“Why don’t you just get a PhD from Joensuu?”
In forest sciences, Joensuu’s reputation is without comparison in Europe, thanks to the presence in the city of the headquarters of the European Forest Institute, EFI, and the School of Forest Sciences of the University of Eastern Finland.
Rubén Valbuena recently obtained a doctoral degree from the University of Eastern Finland. It’s his second doctorate, as he also holds one from the Technical University of Madrid. Both of his doctoral dissertations incidentally touch upon lidar scanning, although one focused on the field of remote sensing and the other on forest sciences.
“At some point, somebody asked me: ‘Why don’t you just get a PhD from Joensuu?’, since a degree in forest sciences from the University of Eastern Finland would open up many doors for me. Although my initial plan was to obtain my PhD from Madrid, I knew of important researchers working with lidar at the University of Eastern Finland and I was very interested in collaborating with them. That’s why I finally enrolled at UEF as well.”
Lidar is a remote sensing technology with origins dating right back to the 1960s. Measuring distances by illuminating a target with laser and analysing the reflected light, the technology has applications in a variety of fields. In the forest sector, lidar has spread since the end of the 1990s.
“Research on forest applications of airborne laser scanning at UEF is certainly one step ahead of most other European institutions. That’s why working here for me is like playing in the Champions league would be for a football player."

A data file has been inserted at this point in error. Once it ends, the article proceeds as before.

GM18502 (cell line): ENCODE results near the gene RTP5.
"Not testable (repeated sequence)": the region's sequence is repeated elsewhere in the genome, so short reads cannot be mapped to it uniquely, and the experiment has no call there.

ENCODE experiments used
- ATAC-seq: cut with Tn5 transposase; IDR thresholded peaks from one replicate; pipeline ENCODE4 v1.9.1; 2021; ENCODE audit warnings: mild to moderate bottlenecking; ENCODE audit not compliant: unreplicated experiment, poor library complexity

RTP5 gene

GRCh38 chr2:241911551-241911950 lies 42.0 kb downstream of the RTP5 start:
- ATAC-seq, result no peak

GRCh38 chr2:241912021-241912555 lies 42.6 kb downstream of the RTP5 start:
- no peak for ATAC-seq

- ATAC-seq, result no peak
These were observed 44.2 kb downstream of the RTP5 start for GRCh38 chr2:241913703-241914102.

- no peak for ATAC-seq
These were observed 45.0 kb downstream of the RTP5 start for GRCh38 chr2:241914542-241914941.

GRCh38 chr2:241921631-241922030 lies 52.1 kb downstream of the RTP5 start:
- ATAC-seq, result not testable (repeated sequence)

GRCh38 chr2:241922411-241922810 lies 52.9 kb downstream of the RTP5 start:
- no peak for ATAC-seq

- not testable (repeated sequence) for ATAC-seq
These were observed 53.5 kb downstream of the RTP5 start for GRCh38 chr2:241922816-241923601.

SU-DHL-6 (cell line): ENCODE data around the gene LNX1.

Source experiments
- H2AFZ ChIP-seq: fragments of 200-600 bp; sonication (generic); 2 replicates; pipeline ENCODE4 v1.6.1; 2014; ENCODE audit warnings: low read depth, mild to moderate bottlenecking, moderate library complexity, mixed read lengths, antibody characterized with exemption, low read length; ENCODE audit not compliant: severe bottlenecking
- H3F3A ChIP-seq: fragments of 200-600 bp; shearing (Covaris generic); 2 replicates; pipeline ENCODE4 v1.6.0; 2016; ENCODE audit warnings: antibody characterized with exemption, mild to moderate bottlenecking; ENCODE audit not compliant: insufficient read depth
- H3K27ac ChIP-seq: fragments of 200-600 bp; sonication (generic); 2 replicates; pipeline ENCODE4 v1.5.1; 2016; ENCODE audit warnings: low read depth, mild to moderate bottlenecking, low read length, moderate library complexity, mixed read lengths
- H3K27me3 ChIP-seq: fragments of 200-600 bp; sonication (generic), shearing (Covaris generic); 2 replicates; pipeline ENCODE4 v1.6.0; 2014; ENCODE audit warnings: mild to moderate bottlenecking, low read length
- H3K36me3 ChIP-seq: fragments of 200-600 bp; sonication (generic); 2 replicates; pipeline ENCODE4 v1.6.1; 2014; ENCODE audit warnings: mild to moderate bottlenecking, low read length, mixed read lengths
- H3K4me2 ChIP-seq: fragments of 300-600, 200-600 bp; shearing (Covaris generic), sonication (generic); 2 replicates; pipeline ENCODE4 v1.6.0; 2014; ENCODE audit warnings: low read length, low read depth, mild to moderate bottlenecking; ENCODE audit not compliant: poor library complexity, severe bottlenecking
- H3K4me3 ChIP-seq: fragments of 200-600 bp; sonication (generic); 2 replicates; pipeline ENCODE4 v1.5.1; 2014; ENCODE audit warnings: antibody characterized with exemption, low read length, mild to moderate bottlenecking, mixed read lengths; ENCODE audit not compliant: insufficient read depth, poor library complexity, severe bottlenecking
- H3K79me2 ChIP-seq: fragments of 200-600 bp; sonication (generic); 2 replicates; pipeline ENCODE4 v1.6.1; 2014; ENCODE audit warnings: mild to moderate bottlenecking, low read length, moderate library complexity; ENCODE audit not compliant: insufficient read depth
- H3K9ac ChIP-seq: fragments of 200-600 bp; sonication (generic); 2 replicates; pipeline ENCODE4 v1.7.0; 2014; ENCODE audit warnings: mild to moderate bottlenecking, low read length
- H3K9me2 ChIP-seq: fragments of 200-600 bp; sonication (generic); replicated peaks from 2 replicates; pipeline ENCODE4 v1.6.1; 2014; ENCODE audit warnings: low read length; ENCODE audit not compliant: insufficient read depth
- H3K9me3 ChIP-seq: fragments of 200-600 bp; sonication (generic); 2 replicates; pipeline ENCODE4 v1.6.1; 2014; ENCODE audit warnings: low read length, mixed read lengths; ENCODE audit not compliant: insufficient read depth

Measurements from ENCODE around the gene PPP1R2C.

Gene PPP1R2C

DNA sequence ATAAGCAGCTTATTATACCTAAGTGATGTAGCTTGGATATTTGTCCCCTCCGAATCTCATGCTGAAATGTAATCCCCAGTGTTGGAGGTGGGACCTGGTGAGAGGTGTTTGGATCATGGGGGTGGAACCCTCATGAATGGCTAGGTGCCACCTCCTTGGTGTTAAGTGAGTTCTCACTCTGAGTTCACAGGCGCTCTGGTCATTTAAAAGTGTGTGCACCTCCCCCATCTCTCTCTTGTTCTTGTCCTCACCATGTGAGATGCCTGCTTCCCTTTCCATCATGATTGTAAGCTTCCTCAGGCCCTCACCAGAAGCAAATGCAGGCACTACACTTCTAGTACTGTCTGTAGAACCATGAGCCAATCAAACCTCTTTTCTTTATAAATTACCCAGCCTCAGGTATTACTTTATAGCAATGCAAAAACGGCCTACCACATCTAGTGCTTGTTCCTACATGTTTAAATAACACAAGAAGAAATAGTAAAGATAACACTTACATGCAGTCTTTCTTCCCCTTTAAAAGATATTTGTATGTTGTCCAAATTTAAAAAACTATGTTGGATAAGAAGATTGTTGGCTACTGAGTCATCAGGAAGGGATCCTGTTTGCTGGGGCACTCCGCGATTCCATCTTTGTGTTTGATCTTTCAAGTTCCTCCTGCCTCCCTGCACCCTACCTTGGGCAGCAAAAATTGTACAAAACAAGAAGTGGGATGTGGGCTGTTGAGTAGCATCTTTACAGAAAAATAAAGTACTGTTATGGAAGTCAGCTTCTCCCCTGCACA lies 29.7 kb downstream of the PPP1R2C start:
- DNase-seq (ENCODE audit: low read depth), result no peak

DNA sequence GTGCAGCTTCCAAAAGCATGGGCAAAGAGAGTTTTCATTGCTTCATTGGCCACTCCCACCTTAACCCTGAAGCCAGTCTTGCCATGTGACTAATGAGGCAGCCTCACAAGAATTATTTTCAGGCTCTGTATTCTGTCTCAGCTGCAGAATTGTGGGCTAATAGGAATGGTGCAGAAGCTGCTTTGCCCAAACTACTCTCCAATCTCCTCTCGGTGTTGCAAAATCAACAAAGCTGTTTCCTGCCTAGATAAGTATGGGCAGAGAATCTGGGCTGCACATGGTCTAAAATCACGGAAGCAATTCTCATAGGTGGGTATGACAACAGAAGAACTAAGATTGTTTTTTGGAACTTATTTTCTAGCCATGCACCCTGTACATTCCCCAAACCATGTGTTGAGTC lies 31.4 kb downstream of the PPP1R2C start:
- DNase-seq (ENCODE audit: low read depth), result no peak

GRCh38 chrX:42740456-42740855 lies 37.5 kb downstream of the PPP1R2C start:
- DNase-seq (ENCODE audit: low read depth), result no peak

“Lidar scanning consists of mounting a laser on a plane or a satellite, and using it to scan forest areas in order to obtain information on their entire vertical profile. It has unprecedented capacity for measuring the position of the ground under forest canopies, allowing us to obtain topographic contour maps of very fine resolution. This is why many European countries have developed national programmes for covering entire countries with this technology,” Valbuena explains.
The whole of Finland will be scanned by 2019, while other countries, such as Spain, have already been completed and some smaller countries like Estonia have been scanned twice already. For the forestry sector, lidar scanning has many benefits to offer, but it can help in nature conservation, too.
“Lidar technologies may play an important role in the protection of rainforests, for example. They can provide objective methods for determining the amount of carbon stock in a forest, which is important for the implementation of protocols regarding the reduction of emissions of greenhouse gases resulting from deforestation and forest degradation. We are also hoping to develop tools that can be used to combat illegal logging in the future.”
Valbuena first came to Finland in 2005 as an exchange student. After working in Spain and the UK for some years in environmental applications, he returned to Finland in 2010 to work at EFI, and later decided to pursue a doctorate at UEF.
“Research on forest applications of airborne laser scanning at UEF is certainly one step ahead of most other European institutions. That’s why working here for me is like playing in the Champions league would be for a football player. Moreover, it’s very easy for me to work efficiently, as everyone around me is efficient: not just my fellow researchers and colleagues, but the administrative staff as well.”
Next, Valbuena will spend two years at the University of Cambridge, thanks to a Marie Skłodowska-Curie Fellowship he was awarded. He hopes to return to Finland afterwards, with high expectations of the future of remote sensing education: “I believe that developing a Master’s programme on the forest applications of lidar in particular, or remote sensing in general, would make UEF very popular and attract plenty of funding and students to Joensuu.”